“These imports had both caused and threatened to cause significant financial harm to the Canadian manufacturing industry by lowering sales & suppressing prices,” the CFI stated.

Reactions in FIN Survey
Reaction from other Canadian fastener companies was mixed. In a special edition of the FIN Survey of the Fastener Industry Year-End 2004, about 70% of respondents claimed fasteners from Asia have a negative effect on the Canadian market. Nearly 60% of executives responding to the survey supported tariffs on Asian fasteners.
“Duties should be on Chinese fasteners, not Taiwan,” replied one fastener executive.
“Very nutty!” exclaimed another.
“The anti-dumping issue is another example of knee-jerk Canadian government reaction. This is killing the collated screw fastener industry.”
Other executives applauded the decision. “We won the case against China and Taiwan on all screw products and look forward to the new opportunities,” one executive commented. “Unless dumping of fasteners is eliminated the future of (North American) fastener manufacturers will be very bleak,” another respondent warned. For more information, visit cbsa-asfc.gc.ca/sima or citt.gc.ca  ©2005/2012 Fastener Industry News
For information on permission to reuse or reprint this article please e-mail: FIN@GlobalFastenerNews.com

 

2005 FIN � China Disagrees with Canadian Anti-Dumping Findings

January 4, 2005 FIN – China objected to the findings of a Canadian trade investigation into alleged dumping of Chinese-made carbon steel and stainless steel fasteners.
“The Canadian investigation bureau… did not come to China to carry out field investigations, but based their findings about the subsidy level on Canada’s unilateral information, the Ministry of Commerce released in a written statement. The Chinese side expresses dissatisfaction over this.”
The Canada Border Services Agency (CBSA) concluded that China gave 1.25 yuan (15 US cents) in subsidies per kilogram (2.2 pounds) of fasteners exported.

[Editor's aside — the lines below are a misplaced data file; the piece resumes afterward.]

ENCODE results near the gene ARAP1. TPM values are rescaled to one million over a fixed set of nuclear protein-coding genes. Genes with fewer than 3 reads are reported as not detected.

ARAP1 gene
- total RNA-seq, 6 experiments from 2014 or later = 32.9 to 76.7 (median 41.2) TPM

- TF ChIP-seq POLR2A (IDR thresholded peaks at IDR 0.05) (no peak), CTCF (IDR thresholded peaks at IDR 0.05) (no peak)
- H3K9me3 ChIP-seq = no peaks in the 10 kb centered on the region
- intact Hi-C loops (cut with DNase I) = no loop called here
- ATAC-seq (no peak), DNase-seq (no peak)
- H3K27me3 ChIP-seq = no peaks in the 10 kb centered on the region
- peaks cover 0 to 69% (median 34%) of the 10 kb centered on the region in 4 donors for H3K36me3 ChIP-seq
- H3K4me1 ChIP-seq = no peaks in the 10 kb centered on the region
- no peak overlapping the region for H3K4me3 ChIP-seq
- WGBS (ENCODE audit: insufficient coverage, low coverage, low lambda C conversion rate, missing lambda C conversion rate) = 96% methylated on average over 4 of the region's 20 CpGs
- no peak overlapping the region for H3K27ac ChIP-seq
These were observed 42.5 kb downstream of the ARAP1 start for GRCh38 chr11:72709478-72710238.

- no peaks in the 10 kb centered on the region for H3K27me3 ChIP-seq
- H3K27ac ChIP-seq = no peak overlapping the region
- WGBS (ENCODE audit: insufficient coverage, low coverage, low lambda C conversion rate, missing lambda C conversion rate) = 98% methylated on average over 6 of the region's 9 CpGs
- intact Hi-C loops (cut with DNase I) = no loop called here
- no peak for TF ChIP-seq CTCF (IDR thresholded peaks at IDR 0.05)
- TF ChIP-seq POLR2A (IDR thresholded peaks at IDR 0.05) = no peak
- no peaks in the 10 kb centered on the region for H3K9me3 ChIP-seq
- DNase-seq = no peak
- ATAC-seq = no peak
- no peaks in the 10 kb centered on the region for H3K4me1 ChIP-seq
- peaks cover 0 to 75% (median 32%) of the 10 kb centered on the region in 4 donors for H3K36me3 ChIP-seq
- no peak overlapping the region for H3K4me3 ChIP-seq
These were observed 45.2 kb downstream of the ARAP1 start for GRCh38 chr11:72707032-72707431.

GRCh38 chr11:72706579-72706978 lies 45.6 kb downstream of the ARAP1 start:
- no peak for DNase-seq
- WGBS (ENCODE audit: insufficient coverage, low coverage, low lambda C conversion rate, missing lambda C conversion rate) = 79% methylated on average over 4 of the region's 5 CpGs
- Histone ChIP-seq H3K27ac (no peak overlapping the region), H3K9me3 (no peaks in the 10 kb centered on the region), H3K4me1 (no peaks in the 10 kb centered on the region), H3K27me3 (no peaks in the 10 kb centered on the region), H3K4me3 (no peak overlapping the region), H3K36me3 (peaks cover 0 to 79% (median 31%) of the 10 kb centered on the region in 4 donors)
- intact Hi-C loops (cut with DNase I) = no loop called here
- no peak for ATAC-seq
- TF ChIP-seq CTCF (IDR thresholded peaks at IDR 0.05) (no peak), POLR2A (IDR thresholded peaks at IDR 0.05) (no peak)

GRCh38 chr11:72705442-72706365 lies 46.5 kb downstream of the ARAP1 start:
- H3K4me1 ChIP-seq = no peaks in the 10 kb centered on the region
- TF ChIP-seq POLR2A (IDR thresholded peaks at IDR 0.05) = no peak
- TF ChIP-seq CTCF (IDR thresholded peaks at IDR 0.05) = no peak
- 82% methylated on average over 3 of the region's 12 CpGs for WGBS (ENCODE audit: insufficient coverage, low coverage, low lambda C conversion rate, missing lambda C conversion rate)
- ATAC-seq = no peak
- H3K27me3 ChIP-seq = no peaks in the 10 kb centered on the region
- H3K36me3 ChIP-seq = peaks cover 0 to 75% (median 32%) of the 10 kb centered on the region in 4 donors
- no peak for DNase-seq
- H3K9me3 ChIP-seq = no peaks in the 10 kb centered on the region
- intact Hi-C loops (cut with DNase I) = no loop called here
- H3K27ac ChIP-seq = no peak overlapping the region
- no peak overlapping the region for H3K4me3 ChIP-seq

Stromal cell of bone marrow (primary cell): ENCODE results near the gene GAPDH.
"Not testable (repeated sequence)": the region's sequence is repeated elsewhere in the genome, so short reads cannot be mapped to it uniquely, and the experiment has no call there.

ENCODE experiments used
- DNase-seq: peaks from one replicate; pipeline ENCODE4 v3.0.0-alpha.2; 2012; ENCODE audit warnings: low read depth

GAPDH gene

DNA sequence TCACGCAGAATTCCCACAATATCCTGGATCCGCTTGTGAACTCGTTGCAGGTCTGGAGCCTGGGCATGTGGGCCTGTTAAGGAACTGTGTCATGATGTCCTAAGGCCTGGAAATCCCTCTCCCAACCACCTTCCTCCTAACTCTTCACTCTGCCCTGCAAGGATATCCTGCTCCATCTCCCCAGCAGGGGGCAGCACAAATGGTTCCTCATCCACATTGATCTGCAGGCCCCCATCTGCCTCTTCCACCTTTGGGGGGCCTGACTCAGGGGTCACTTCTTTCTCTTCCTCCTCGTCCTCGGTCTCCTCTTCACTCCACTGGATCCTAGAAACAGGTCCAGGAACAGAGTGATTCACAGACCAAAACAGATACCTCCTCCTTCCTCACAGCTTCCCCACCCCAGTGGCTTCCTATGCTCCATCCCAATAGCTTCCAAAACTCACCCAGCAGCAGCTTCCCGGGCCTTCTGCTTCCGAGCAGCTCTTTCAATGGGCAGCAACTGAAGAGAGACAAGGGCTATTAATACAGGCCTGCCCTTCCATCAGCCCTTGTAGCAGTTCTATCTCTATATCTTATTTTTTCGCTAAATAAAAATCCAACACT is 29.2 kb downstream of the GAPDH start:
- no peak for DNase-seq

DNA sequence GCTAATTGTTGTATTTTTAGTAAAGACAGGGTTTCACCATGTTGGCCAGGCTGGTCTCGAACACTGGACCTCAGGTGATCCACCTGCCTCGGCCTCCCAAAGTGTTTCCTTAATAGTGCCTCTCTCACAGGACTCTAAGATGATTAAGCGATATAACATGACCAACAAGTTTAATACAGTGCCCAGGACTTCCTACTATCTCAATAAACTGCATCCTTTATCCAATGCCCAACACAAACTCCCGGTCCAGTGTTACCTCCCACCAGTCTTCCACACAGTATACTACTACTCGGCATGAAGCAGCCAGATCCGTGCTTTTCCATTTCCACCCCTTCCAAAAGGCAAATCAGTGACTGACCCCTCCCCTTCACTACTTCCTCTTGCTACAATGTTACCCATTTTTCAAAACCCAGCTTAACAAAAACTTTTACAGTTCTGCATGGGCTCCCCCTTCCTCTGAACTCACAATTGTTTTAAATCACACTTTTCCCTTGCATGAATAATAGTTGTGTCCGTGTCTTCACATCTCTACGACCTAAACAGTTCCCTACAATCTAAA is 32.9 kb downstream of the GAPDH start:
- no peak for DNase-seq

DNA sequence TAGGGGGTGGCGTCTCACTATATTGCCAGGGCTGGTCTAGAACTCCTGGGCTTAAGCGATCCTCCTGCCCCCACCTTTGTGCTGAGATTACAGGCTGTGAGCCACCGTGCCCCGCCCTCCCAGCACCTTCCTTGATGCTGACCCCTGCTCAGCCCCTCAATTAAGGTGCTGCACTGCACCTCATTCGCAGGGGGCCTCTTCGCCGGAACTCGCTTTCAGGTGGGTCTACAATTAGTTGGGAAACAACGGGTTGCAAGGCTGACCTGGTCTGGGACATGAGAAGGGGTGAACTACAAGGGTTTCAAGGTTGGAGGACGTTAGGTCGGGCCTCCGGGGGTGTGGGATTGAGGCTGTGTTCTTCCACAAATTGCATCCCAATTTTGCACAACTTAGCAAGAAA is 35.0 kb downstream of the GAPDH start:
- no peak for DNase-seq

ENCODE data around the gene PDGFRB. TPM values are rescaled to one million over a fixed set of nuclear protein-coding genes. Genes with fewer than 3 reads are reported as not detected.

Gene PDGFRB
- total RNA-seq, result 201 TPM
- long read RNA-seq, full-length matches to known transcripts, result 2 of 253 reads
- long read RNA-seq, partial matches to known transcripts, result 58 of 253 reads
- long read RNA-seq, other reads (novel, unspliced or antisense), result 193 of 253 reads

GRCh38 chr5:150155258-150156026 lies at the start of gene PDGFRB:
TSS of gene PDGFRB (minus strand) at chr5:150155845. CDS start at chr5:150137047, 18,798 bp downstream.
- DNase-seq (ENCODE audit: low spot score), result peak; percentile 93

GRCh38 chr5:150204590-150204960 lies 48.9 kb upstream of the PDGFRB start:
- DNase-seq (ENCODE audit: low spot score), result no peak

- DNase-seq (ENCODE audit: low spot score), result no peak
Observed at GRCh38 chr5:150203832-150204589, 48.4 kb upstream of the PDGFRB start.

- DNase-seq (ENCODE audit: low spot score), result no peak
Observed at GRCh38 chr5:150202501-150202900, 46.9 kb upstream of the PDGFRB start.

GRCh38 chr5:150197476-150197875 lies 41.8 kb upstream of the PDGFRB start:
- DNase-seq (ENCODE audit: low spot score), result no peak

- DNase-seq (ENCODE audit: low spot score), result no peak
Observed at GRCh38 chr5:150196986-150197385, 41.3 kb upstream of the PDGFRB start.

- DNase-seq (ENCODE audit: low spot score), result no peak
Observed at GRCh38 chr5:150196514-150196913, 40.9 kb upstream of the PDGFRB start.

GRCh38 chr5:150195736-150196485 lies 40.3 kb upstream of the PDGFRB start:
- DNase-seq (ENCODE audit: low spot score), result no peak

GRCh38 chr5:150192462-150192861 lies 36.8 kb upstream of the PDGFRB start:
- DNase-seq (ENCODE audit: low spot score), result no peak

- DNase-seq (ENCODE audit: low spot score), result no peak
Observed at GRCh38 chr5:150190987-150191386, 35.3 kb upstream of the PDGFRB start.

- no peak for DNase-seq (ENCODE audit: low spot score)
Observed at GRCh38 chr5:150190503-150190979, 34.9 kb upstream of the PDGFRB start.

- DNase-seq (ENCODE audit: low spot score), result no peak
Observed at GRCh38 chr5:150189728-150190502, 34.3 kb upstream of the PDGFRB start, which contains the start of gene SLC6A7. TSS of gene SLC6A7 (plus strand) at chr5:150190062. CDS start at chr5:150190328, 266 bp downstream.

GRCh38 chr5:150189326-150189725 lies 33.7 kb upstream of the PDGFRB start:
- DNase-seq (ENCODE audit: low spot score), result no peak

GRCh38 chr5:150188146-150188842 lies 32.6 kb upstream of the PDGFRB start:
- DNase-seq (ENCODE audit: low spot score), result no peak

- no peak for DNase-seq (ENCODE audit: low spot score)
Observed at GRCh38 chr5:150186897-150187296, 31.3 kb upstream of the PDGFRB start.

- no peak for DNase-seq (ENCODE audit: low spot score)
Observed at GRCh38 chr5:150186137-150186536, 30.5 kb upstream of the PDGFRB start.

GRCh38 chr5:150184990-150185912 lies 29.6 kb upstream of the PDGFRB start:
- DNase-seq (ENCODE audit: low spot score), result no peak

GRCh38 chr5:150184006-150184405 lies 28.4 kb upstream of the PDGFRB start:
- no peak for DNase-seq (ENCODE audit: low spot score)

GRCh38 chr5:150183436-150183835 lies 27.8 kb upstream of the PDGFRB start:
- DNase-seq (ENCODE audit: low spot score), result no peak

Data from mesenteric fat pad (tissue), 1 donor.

The Canadian International Trade Tribunal is continuing its review to determine if the dumping and subsidizing have hurt the Canadian industry. It is expected to make a decision by January 7, 2005.
Under World Trade Organization rules, China will hold consultations with Canada to address the issue.
Chinese exports of such products were worth about $9 million from January 1, 2003 to March 31 this year, according to Agence France-Presse.
In September, Canada announced provisional duties on certain carbon and stainless steel nuts, bolts and screws imported from China and Taiwan. The tariffs were issued after a preliminary investigation by the CBSA determined that the Asian countries had dumped fasteners in Canada at artificially low prices.
The investigation was prompted by a complaint from Leland Industries Inc. of Toronto, which claimed that cheap imports from China and Taiwan had increased, flooding the market and driving down domestic prices.
The provisional anti-dumping rates against fasteners from China and Taiwan range from 2% to 126%. The provisional countervailing duty rates against fasteners from China are 32%, while duty rates for Taiwan products are 7%.
The duties are opposed by the Canadian Fastener Importers Coalition, a 22-member group of importers and manufacturers. ©2005/2012 Fastener Industry News
For information on permission to reuse or reprint this article please e-mail: FIN@GlobalFastenerNews.com